Will Closing Old Credit Cards Hurt Credit Score

Will Closing Old Credit Cards Hurt Credit Score?

Will Closing Old Credit Cards Hurt Credit Score

Credit cards play an integral role in building and maintaining good credit. Many people have doubts if closing old unused credit cards can negatively impact your credit score. This comprehensive guide provides insight into how closing old credit cards affect your credit score and steps you can take to minimize damage.

Do Inactive Credit Cards Impact Credit Score?

Having open but inactive credit cards indeed influences your credit score calculation. Credit agencies take into account factors like:

Credit Mix

Lenders want to see you can handle different types of credit responsibly. This includes installment loans like mortgages, student loans as well as revolving credit like credit cards. Closing old credit cards negatively impacts credit mix.

Credit History

This refers to the length of your credit history. The longer your credit history based on the oldest credit card account, the better. Closing your old unused credit card can shorten the length of credit history.

Credit Utilization Ratio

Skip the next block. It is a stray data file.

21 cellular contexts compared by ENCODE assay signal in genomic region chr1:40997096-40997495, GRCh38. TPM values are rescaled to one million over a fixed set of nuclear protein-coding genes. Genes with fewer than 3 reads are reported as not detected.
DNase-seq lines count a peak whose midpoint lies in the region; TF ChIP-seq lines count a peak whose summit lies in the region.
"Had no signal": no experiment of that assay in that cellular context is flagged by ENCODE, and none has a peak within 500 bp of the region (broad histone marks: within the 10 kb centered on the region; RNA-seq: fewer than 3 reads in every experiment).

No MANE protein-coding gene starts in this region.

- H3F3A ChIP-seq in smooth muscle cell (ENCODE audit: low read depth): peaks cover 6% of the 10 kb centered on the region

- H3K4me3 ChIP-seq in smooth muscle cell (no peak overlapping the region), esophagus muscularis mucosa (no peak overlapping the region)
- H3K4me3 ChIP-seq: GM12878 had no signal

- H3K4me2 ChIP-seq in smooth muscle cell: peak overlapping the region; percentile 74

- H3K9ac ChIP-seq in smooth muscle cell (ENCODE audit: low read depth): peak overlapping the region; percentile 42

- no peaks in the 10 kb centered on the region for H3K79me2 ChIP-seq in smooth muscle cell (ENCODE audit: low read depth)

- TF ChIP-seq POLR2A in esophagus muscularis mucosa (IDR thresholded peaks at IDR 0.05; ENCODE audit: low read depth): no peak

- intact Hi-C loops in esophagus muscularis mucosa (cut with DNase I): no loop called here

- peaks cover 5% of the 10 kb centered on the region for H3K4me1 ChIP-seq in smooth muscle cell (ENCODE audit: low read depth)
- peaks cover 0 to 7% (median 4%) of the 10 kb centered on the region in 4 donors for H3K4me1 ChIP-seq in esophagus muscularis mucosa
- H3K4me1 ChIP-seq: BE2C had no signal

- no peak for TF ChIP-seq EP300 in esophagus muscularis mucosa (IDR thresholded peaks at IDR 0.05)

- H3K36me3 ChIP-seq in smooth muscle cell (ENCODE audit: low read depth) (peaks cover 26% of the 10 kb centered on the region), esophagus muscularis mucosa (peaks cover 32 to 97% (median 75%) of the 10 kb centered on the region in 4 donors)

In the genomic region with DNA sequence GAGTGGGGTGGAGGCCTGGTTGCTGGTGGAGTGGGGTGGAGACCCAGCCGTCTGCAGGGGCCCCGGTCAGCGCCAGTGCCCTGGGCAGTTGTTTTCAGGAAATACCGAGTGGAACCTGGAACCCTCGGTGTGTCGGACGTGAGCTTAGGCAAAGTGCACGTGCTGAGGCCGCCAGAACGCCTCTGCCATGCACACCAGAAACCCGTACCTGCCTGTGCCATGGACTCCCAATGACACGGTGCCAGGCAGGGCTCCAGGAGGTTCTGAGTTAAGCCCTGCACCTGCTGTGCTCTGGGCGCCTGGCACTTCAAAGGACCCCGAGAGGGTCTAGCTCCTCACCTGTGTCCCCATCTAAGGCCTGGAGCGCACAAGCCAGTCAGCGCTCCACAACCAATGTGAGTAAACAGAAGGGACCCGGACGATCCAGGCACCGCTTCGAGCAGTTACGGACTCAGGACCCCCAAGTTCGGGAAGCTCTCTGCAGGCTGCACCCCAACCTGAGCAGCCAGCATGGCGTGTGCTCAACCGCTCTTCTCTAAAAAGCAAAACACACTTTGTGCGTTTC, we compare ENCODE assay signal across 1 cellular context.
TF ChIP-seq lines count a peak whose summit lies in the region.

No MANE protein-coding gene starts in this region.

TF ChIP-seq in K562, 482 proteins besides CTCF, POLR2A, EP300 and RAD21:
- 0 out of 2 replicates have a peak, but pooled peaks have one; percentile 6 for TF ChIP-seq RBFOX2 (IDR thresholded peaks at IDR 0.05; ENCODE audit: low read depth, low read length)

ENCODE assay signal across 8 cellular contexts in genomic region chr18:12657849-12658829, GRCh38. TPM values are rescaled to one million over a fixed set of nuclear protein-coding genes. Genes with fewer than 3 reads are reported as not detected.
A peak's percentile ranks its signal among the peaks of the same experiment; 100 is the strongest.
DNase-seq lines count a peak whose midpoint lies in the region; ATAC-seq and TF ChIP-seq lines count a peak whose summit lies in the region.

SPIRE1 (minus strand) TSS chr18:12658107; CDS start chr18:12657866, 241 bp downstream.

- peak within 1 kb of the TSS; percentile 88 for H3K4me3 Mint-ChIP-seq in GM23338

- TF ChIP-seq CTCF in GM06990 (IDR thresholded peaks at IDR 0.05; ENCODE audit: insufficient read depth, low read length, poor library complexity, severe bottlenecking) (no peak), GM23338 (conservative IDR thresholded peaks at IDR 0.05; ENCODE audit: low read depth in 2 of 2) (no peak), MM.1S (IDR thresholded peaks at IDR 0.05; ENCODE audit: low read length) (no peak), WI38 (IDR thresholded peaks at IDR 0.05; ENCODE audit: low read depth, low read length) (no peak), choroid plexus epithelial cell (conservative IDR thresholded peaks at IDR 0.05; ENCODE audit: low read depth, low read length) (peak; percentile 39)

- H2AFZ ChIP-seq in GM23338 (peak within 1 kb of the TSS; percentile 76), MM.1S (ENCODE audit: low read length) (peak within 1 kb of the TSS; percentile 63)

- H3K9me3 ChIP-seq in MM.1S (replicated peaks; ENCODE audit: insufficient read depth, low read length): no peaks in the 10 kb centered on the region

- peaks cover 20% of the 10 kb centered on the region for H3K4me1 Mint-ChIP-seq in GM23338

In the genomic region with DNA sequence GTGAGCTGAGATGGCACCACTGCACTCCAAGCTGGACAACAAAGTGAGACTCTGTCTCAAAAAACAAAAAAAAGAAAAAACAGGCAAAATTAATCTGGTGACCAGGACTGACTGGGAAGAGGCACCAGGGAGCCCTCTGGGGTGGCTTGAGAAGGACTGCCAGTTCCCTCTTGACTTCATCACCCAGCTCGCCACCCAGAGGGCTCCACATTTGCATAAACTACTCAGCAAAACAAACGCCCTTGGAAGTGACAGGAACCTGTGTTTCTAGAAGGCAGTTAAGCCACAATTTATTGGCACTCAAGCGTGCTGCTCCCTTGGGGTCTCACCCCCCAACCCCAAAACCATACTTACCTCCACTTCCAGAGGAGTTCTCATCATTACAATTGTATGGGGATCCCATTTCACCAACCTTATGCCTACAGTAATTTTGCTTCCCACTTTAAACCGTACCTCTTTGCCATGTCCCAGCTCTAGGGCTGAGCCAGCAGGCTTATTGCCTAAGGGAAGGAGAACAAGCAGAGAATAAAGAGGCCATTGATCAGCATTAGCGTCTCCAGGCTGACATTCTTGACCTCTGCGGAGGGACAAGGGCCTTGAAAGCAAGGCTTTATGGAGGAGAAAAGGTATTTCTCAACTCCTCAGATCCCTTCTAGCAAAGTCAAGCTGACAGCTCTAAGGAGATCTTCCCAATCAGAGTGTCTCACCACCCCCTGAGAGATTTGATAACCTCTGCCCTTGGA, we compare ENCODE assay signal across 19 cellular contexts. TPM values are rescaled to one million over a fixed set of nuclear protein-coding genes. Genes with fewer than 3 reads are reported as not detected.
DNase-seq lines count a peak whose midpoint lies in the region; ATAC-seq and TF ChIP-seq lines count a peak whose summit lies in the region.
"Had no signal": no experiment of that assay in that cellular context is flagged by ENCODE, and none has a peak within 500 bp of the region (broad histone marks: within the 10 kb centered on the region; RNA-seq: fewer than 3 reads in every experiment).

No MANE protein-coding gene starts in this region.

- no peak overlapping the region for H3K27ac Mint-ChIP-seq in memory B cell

This refers to the ratio between total credit card balances versus total available credit limit. Experts recommend maintaining credit utilization below 30%. Closing old cards lower available credit limit, increasing credit utilization ratio.

Based on above factors, having open but inactive credit cards helps strengthen your credit score. Closing them may negatively impact your score.

When Can Closing Credit Cards Hurt Your Credit Score?

Will Closing Old Credit Cards Hurt Credit Score

Closing old credit cards can damage your credit score if:

Card has Long Credit History

Closing your oldest credit card shortens the length of your credit history – an important factor in credit score calculation.

For example, Sam has 5 credit cards. His oldest card opened 15 years back. Last year he closed this unused old card. Even though inactive, closing this card reduced the length of his credit history.

Card has High Credit Limit

Let’s continue with Sam’s example. His old unused credit card had a $20,000 limit. By closing it, his total available revolving credit limit reduced by $20,000. As a result his credit utilization ratio increased despite no change in spending habits.

Based on above examples, closing old established card with high credit limit lowers total available credit. This increases utilization ratio hurting credit score.